FWF Round-Up: June 2017

Our co-chair, Cristy Clark, hosted a fabulous event in Lismore earlier this month with the fearless Tracey Spicer at NORPA. We’ll be making the audio recording available on our website soon, so keep an eye out for it.

Our next event will be at Melbourne Writers Festival and we can’t wait to tell you more once the program is announced on 18 July!

Finally, a huge welcome to our newest board members Foong Ling Kong and Louise Taylor, and our new marketing and communications manager Giselle Au-Nhien Nguyen. For more about the women behind FWF visit our website.

Recommended Reading

The Uluru Statement from the Heart Last month, Indigenous peoples gathered at the Uluru First Nations Constitutional Convention. The result was a powerful statement that rejected tokenistic constitutional recognition in favour of ‘constitutional reforms to empower our people and take a rightful place in our own country’.


The Story of Jane Meet the Jane collective! This fantastic comic by Rachel Wilson and Alley Shwed details the first illegal abortion service to operate in the US in the 60s, run solely by women.


No Debate over Male Privilege In response to Triple J’s Hack Live ‘debate’ over the existence of male privilege, Ruby Hamad says that the question has been looooong answered.


Jagged Little Pill In Overland, Samantha Armatys looks at some of the reasons millennials are turning away from the pill as their favoured contraceptive.


Historic rejection letters to women engineers Adrienne Lafrance flips the lid on the astonishing trove of rejection letters to women engineering students attempting to enrol at university in the early 1900s. Prepare for some wild teeth clenching!


Ask me how I am For Kill Your Darlings, Kylie Maslen says that women are often medicated into submission, while receiving completely inadequate care.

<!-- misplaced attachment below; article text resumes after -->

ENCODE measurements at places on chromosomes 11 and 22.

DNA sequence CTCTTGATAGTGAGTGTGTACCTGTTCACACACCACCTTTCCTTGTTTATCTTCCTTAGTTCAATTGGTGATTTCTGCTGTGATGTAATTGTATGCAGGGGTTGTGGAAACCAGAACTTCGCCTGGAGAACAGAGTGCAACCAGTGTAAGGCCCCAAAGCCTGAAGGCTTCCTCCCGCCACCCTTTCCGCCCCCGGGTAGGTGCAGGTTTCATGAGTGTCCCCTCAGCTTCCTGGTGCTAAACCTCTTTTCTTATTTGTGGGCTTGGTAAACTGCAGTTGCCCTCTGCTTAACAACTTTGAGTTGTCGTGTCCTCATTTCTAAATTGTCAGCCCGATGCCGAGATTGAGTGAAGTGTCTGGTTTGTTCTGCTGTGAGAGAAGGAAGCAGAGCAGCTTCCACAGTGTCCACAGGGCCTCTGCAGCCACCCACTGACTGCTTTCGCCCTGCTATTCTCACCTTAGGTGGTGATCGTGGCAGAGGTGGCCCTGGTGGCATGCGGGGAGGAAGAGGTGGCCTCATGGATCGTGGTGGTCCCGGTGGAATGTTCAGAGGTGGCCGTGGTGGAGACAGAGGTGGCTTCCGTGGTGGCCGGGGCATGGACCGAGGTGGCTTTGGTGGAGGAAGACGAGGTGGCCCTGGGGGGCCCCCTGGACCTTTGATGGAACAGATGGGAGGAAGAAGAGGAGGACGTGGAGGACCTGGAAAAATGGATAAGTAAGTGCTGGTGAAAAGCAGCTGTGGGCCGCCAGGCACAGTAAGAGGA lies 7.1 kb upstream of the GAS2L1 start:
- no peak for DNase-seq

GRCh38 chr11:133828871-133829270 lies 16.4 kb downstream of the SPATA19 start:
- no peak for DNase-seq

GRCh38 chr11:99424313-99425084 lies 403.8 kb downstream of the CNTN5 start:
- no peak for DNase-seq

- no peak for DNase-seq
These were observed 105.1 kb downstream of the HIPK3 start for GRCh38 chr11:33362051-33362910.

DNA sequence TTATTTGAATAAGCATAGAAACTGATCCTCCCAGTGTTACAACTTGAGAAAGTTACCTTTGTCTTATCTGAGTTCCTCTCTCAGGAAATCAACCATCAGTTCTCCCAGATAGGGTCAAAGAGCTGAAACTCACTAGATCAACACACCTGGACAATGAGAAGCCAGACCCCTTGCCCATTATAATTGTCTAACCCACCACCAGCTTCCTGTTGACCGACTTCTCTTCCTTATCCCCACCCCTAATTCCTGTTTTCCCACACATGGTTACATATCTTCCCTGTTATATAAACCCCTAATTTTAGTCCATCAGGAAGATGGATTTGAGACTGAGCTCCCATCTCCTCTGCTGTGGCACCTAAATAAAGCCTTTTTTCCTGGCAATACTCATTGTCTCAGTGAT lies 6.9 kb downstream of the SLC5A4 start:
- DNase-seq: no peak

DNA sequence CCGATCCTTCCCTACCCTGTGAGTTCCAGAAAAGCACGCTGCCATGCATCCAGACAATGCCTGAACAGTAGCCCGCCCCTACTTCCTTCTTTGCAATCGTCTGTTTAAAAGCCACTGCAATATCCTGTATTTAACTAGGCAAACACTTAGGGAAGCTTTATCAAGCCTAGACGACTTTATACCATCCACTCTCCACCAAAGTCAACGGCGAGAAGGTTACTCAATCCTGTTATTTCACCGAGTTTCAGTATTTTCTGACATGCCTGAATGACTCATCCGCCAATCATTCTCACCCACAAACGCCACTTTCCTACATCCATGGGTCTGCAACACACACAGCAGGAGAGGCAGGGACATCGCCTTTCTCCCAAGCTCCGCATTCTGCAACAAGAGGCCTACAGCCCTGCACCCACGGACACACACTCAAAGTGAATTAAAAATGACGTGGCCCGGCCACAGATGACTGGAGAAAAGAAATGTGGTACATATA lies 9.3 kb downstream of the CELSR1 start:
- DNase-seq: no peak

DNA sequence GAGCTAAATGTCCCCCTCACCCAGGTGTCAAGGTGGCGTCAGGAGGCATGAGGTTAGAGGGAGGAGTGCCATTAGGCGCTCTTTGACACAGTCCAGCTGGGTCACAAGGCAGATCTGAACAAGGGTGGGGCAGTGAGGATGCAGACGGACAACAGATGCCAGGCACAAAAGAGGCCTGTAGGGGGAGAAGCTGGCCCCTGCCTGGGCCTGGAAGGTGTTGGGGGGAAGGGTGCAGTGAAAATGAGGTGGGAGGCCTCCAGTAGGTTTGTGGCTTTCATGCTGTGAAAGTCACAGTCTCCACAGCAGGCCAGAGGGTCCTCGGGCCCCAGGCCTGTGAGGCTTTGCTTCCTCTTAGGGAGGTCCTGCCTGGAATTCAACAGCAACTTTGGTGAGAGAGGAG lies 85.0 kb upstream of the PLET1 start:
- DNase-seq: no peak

Don’t (f**cking) ask me where I’m from Shu-Ling Chua writes about casual racism in her highly commended piece for the 2017 Feminartsy Memoir Prize.


Books to read if you like Wonder Woman If you’re still in a Wonder Woman frenzy, BookRiot has you covered with this handy list of books to love if you’re still feeling a little obsessed.


Women of colour are super heroes too Increasingly diverse audiences want more diversity of content, writes Yen-Rong Wong for QVWC.


The women who regret becoming mothers In The Sydney Morning Herald, Dilvin Yasa speaks to three women who think they made the wrong decision.


How an independent bookstore took on anti-feminist trolls and won Stephanie Convery takes a look at the backfire of the century, when trolls left hundreds of one star ratings on Avid Reader’s Facebook page and met with a swell of support from its loyal followers.

Recommended Listening

Sydney Writers Festival is a wrap! If you missed out or want to catch up, podcasts are starting to appear, including Brit Bennet‘s opening address on refuge, and an interview with Teen Vogue’s editor-in-chief, Elaine Welteroth.


We love listening to Myf Warhurst and Zan Rowe Bang On! and this month they discuss finding feminism – or not – in Wonder Woman and Sex and the City.

Race, culture, identity, difference… Beverley Wang‘s series It’s Not a Race is shining a light on the conversations white Australia is awkwardly and oftentimes reluctantly having.


Bitch recommends 21 Podcasts all Feminists Should Listen To. Need we say more?